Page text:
are the most common lump in the hand. A ganglion is a jelly filled cyst that is found around the wrist, on the back of the
hand and around the base of the finger. Ganglions are usually not painful but can interfere with using the hand and may be unsightly.
They are not dangerous. We are not sure what causes ganglions; it is thought that a minor injury to the ligaments around the many
joints in the wrist and hand may lead to this gelatinous cyst forming.
The diagnosis can usually be made by examining the lump. Sometimes it is necessary to do a scan to establish the diagnosis.
In most cases ganglions eventually resolve but this may take a year or more. The simplest treatment for a ganglion is 'aspiration',
drawing the jelly material off. This is a quick procedure done in the outpatient's clinic (local anaesthetic is used). This is not a
one off treatment – it is repeated on 2 occasions (average) over an 8 week period and in most cases the ganglion will resolve following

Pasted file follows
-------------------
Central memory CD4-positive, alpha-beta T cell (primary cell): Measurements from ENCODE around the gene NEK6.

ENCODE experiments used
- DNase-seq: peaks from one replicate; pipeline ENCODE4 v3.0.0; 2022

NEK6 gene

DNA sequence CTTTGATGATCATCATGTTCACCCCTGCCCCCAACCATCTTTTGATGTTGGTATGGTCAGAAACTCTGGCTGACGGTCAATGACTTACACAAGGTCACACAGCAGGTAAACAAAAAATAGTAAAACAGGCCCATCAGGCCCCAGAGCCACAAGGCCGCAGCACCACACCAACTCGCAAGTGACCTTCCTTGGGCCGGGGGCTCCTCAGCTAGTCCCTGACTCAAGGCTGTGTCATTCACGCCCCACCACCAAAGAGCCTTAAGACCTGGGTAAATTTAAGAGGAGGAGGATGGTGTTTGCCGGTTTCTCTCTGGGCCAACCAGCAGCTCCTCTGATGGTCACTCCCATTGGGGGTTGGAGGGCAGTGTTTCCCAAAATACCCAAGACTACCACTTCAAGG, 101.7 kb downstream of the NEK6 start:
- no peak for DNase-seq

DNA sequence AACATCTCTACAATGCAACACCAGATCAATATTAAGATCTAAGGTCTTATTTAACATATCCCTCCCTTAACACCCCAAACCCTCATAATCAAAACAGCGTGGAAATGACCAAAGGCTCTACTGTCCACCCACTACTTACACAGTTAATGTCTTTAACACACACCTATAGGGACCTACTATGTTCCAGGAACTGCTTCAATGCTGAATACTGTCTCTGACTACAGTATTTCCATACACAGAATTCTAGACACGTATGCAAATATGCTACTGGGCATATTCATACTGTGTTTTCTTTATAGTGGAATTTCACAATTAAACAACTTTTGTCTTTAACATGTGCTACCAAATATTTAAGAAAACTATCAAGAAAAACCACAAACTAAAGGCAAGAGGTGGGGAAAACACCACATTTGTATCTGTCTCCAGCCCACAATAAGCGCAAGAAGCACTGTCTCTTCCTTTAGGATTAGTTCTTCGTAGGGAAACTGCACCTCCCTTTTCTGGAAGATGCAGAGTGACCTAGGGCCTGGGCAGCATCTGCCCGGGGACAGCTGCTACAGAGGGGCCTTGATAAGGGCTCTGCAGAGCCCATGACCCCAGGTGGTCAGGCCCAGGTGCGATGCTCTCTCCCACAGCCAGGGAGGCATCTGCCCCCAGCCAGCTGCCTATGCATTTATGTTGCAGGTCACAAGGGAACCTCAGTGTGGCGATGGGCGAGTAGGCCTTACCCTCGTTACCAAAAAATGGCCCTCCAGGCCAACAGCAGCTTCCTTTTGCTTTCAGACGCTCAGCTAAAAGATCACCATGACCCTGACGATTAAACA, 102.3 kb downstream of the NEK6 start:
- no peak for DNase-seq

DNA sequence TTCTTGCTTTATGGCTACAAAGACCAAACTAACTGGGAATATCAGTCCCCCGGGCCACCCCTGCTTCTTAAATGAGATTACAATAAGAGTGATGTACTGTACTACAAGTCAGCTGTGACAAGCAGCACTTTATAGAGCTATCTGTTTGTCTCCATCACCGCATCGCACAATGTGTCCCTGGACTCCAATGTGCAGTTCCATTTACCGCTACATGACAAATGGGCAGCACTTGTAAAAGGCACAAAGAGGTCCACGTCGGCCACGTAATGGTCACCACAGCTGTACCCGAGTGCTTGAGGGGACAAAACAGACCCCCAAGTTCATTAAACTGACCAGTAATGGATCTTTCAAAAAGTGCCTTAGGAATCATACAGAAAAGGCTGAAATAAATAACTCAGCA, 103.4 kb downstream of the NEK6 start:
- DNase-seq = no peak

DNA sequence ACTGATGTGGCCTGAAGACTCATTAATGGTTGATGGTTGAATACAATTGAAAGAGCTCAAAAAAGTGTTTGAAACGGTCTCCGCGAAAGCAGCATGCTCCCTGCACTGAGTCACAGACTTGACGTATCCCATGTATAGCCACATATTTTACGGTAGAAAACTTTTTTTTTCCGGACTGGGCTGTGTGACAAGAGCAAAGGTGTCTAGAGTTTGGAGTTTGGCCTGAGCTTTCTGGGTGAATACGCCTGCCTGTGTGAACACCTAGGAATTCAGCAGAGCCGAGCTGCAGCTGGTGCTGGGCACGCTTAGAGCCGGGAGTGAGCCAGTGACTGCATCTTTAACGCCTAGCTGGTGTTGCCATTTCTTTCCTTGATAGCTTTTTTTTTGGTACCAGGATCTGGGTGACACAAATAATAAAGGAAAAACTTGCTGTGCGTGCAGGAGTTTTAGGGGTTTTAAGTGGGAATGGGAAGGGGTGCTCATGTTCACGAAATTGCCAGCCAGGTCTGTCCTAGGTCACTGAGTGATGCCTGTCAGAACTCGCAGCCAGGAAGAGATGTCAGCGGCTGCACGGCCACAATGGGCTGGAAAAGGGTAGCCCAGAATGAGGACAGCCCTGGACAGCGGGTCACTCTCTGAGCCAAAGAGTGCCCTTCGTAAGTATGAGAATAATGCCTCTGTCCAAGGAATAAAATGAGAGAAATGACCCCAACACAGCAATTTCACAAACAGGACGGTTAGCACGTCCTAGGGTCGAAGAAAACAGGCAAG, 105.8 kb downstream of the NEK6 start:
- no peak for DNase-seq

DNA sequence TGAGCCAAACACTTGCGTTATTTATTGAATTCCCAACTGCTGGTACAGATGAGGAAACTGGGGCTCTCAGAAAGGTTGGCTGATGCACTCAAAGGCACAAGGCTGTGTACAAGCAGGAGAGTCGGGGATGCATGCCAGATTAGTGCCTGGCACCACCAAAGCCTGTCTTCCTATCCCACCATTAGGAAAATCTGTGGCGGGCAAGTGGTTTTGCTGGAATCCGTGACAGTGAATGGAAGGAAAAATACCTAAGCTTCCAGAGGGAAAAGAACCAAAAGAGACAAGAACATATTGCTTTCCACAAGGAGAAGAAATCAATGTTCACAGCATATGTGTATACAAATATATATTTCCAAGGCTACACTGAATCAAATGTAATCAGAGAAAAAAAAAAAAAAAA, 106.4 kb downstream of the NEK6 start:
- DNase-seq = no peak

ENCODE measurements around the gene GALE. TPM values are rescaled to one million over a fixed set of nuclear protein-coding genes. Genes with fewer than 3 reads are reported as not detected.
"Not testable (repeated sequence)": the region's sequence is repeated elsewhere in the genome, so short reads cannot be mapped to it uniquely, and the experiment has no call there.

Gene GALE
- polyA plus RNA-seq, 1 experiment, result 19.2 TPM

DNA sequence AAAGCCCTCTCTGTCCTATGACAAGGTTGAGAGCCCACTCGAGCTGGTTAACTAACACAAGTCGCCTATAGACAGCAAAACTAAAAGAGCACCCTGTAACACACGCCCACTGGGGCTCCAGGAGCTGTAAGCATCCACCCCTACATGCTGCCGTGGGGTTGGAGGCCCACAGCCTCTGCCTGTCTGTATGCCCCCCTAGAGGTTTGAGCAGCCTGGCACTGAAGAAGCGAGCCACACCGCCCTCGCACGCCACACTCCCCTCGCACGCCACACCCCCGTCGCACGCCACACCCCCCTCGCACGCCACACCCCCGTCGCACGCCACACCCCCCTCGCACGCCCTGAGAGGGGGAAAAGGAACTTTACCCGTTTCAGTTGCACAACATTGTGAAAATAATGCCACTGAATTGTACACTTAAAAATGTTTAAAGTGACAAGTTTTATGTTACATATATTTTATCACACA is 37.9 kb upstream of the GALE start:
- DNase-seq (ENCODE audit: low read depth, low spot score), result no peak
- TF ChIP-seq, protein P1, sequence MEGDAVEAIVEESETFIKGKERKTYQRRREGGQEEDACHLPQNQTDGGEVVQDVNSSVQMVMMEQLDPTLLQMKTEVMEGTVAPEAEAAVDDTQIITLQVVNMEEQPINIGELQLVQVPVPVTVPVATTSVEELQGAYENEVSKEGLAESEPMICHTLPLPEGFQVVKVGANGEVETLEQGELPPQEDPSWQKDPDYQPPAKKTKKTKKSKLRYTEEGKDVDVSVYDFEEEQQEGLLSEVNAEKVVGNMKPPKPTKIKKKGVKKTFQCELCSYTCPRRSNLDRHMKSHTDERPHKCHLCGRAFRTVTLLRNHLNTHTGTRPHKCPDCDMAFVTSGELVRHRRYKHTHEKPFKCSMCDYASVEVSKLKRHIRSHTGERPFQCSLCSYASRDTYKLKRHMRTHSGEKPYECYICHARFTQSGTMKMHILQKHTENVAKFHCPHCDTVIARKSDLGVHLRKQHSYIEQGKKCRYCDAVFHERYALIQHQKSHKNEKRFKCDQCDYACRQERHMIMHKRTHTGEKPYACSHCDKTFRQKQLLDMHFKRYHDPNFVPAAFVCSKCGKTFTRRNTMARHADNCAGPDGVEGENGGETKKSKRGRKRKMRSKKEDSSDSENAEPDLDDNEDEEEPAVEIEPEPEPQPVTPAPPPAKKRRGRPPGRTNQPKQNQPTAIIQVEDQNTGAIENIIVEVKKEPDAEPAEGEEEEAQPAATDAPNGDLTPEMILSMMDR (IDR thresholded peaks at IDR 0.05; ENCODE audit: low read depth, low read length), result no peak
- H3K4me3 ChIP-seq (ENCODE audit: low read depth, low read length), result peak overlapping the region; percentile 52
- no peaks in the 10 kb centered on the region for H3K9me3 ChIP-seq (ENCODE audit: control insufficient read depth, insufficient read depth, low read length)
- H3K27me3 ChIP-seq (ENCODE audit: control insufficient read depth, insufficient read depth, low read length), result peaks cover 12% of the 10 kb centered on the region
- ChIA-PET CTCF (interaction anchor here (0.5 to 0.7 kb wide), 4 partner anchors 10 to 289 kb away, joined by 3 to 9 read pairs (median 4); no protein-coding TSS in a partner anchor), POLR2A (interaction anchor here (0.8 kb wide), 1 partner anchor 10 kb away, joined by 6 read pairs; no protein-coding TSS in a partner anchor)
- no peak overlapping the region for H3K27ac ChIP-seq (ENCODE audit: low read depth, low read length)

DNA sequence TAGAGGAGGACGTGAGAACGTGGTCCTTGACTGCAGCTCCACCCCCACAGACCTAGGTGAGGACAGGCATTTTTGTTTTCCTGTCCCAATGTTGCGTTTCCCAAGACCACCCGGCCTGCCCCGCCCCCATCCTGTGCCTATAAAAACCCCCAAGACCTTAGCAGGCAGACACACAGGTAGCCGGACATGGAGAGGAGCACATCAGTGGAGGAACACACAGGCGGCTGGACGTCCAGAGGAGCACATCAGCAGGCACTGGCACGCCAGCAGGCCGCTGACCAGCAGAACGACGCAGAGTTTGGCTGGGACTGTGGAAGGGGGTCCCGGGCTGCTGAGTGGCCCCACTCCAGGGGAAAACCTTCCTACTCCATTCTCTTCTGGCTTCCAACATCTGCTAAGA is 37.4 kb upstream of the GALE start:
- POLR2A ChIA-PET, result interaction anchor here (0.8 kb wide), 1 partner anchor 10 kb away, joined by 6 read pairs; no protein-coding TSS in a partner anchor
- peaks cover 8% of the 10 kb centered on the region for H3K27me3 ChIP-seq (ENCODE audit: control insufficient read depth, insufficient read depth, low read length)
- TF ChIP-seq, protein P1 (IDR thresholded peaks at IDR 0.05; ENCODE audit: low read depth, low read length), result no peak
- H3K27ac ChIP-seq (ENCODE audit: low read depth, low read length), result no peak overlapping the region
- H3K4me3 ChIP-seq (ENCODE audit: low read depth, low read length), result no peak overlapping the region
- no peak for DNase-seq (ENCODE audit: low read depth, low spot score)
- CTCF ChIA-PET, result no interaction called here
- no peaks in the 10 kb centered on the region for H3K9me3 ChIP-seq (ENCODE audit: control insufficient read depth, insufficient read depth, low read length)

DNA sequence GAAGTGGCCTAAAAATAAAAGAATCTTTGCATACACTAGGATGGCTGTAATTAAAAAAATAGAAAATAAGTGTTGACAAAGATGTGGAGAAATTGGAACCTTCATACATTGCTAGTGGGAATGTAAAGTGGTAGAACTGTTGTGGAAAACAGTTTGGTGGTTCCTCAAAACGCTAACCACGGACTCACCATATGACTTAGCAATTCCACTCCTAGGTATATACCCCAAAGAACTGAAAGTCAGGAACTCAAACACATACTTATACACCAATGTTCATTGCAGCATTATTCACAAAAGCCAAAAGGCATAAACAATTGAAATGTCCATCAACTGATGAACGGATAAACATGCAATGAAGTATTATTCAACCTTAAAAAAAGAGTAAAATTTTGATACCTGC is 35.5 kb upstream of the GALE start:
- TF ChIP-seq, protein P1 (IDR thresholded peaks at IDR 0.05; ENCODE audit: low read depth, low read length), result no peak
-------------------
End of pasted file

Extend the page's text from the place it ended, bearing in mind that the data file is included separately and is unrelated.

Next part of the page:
this treatment. Surgery is the most definitive treatment and is recommended for ganglions that are causing pain or have not resolved
with aspiration treatment.
The treatment of finger ganglions (flexor sheath ganglions) is different. (See below).
of a ganglion is performed under general anaesthetic; some surgeons do the operation under local anaesthetic but
this is painful. An incision is made over the lump and the cyst is excised with the narrow stalk or attachment to the joint or tendon
where it arises. I use as small an incision as is possible and stitch the wound meticulously to ensure a good scar.
The wrist or hand is placed in a splint for 5-7 days and then sees one of my hand therapists who will remove the splint and help
with some wrist and hand exercises. Stitches are removed at 10-14 days after surgery. You will be able to use the hand for light things
as soon as the splint is removed (1 week), but it will take about a month before you can return to heavier manual activities.
Finger ganglions (flexor sheath ganglions)
Ganglions occur at the base of the finger and where the finger joins the palm of the hand. These are often tender and cause difficulty
with gripping things. The treatment of flexor sheath ganglions is surgical excision. This is a small operation performed with local
anaesthetic. A light dressing is used. The recovery time is quite short, most patients are using their hand normally by 2 or 3 weeks